Maple Sugar Candy

“It’s called a sugar snow, because a snow this time of year means that men can make more sugar.  You see, this little cold spell and the snow will hold back the leafing of the trees, and that makes a longer run of sap.”
-Pa Ingalls in Little House in the Big Woods

In mid-March, after a couple of days of near 70 degree weather, we got several inches of snow, followed by another warm up and even more snow.  We woke up one morning to this:

In anticipation of the sugar snows, I went out and bought some pure maple syrup to make maple sugar candy, just like in “Little House in the Big Woods”.  It’s surprisingly simple and quick to make and very, very yummy.

Here’s our syrup, bubbling its way up to 236 degrees F.
(Don’t you love the drip pans covered in foil?  Classy.  Goes so well with the granite countertops and hardwood floors.)

Pumpkin Girl stirs the slightly cooled syrup.

Thirty minutes later, the hardened and unmolded candy sits ready to be eaten!

Here’s the complete recipe:

Maple Sugar Candy

You will need:

8 1/2 oz pure maple syrup (regular pancake syrup won’t work)

candy thermometer

candy mold


Lightly grease the rim of a heavy 1 quart sauce pan with butter to prevent maple syrup from boiling over.

Pour maple syrup into sauce pan.

Over medium heat, cook maple syrup until candy thermometer reads 236 degrees F (approximately 10-15 minutes).

While maple syrup is heating, put hot tap water into a two cup glass measuring cup.  When syrup is almost 236 degrees, pour out water and dry measuring cup completely.

Transfer syrup to the warm glass measuring cup with pour spout, using rubber spatula to remove as much syrup from sauce pan as possible.

Place candy thermometer in the maple syrup and cool syrup to 200 degrees.

Use a small wire whisk to stir the maple syrup in the measuring cup until it begins to thicken and turn cream.  This is only going to take a couple of minutes, so be ready.  Don’t allow syrup to get too thick.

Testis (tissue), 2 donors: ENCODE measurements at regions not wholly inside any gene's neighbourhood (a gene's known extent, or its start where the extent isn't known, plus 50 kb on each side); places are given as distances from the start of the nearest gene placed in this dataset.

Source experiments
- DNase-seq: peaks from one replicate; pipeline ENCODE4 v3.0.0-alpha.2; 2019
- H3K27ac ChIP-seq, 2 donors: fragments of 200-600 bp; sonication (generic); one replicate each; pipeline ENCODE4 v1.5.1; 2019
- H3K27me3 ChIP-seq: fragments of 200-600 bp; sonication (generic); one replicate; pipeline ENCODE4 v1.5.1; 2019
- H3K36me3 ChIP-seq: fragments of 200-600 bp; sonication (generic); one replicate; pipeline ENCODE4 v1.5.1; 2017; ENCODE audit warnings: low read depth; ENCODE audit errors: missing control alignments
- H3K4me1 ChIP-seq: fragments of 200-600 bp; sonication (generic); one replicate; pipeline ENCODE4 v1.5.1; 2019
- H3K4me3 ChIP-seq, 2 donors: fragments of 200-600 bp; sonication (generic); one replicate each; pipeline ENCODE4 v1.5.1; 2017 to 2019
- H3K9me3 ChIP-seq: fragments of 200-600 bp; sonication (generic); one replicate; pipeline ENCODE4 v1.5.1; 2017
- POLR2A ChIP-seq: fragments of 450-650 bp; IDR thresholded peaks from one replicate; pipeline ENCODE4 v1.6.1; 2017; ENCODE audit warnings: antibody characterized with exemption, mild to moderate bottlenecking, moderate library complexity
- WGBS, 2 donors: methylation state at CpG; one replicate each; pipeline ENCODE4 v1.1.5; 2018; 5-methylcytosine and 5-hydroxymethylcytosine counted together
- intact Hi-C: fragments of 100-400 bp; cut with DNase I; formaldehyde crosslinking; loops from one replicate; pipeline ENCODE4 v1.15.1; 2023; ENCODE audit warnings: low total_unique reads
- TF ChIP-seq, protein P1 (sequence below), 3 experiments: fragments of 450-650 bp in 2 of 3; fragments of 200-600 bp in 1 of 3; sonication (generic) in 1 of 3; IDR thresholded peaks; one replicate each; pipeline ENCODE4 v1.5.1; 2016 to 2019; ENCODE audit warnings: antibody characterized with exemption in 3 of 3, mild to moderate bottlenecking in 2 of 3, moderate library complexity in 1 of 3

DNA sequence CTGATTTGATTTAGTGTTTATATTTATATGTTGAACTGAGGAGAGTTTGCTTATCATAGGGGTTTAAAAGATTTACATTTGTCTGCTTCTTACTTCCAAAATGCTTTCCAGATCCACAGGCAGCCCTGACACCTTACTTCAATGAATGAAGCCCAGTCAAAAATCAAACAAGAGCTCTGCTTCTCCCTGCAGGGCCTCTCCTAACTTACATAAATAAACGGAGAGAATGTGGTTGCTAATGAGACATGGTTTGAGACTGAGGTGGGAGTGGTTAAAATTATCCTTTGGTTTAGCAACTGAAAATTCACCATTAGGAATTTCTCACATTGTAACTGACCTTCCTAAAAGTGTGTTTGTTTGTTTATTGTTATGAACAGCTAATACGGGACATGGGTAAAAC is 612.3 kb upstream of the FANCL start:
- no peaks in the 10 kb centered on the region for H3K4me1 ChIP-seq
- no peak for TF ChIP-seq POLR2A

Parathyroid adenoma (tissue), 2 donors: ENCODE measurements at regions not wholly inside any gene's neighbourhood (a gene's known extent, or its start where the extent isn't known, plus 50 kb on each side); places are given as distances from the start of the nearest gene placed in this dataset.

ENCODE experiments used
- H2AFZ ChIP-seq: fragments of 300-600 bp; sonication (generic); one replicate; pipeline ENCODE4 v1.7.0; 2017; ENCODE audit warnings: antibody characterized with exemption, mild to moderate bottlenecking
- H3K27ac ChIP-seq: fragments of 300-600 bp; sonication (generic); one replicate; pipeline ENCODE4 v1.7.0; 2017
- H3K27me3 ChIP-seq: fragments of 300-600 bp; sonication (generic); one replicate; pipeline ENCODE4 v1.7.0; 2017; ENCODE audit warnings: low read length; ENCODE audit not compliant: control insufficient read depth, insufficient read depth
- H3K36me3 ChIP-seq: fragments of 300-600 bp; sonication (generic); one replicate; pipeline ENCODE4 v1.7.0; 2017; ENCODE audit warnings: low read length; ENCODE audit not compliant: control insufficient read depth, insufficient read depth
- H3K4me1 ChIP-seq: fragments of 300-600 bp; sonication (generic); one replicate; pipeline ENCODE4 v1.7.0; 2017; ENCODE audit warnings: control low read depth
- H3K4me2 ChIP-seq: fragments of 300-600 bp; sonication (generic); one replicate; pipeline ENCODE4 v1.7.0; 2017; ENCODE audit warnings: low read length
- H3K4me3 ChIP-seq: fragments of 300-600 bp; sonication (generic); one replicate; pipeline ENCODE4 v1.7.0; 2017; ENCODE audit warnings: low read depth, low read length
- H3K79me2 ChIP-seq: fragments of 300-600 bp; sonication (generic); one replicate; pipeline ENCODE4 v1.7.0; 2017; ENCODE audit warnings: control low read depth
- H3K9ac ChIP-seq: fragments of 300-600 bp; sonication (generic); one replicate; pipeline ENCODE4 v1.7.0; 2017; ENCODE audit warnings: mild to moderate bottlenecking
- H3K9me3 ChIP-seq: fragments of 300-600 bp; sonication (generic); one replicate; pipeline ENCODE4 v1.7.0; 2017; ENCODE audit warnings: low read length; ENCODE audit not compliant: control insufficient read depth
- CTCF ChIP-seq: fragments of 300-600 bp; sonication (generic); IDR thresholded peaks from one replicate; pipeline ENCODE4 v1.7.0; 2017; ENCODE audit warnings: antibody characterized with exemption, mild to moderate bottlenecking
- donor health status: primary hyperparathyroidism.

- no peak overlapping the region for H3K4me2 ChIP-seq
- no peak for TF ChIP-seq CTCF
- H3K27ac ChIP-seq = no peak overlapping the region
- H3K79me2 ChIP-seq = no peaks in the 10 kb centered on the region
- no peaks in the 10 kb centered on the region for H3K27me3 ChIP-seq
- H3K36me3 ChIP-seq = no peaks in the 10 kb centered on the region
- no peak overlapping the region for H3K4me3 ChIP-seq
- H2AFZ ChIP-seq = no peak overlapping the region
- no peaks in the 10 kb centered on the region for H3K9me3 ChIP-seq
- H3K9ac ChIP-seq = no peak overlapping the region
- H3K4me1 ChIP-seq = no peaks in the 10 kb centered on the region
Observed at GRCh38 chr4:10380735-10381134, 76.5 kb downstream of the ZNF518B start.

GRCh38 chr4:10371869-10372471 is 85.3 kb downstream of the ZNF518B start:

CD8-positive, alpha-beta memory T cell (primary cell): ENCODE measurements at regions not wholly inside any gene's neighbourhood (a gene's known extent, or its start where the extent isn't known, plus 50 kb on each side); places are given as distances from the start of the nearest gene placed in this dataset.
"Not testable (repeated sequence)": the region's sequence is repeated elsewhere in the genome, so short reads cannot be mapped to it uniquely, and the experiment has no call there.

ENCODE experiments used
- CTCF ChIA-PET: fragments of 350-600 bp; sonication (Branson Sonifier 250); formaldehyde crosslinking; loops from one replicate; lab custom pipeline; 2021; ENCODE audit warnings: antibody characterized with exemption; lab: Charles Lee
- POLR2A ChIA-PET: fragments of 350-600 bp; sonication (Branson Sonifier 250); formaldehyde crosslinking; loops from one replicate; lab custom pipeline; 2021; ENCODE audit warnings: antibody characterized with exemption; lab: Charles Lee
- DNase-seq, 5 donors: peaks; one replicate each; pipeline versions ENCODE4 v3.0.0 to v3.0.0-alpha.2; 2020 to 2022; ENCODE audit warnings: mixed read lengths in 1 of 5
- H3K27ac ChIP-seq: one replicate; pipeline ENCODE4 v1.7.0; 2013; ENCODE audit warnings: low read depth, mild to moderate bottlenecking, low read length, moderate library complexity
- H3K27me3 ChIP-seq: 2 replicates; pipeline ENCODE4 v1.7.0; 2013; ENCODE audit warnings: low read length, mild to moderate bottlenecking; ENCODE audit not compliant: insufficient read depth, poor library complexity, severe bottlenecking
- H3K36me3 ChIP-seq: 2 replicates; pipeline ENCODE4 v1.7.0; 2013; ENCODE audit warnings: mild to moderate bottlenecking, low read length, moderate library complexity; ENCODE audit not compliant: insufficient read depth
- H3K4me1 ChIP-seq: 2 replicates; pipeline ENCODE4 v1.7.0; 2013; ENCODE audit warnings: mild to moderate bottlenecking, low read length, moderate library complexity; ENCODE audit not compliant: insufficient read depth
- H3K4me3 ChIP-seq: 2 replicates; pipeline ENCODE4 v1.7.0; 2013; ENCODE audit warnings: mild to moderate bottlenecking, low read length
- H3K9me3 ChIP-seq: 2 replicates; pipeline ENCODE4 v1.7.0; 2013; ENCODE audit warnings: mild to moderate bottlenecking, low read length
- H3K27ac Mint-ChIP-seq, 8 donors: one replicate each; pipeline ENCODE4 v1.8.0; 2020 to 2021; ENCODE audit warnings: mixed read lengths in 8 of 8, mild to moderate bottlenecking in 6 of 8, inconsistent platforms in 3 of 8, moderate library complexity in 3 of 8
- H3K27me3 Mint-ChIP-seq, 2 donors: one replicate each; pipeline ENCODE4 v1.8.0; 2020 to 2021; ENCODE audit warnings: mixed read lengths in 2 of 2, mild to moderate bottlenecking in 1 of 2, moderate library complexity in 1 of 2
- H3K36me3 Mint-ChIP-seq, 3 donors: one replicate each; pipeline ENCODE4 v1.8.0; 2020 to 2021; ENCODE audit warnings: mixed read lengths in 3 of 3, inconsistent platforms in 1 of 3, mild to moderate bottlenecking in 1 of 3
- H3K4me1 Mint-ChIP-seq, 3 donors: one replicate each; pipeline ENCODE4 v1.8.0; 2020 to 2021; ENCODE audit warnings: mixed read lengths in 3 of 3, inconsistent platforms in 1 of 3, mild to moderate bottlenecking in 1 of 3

Place the candy mold on a cool surface and carefully and quickly fill each candy cavity to just full with thickened syrup.

Let the maple candy cool in the mold at room temperature for 30 minutes.

Gently push on the bottom of each cavity to loosen each maple candy and carefully remove pieces, one by one.

Remove any rough edges that remain on the candy (and eat them).

More Mac and Cheese, please!


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  • That looks yummy! I once tried this as a kid, before I knew there was a difference between maple syrup and maple “flavored” syrup. Didn’t work so well.

  • I know this is an old post, and I hope you still see the comments coming in 😉
    I live in Denmark and has just made a batch of maple candy. Is it supposed to be flaky or grainy like, almost disintegrating when you bite into it? Or did I do something wrong? Nobody I know ever made maple candy. Please answer 😉

    PS. I just found your blog. I think I found my christmas relaxing reading as well 😉
    MotherOwl recently posted..Hvad nu? — Now what?My Profile

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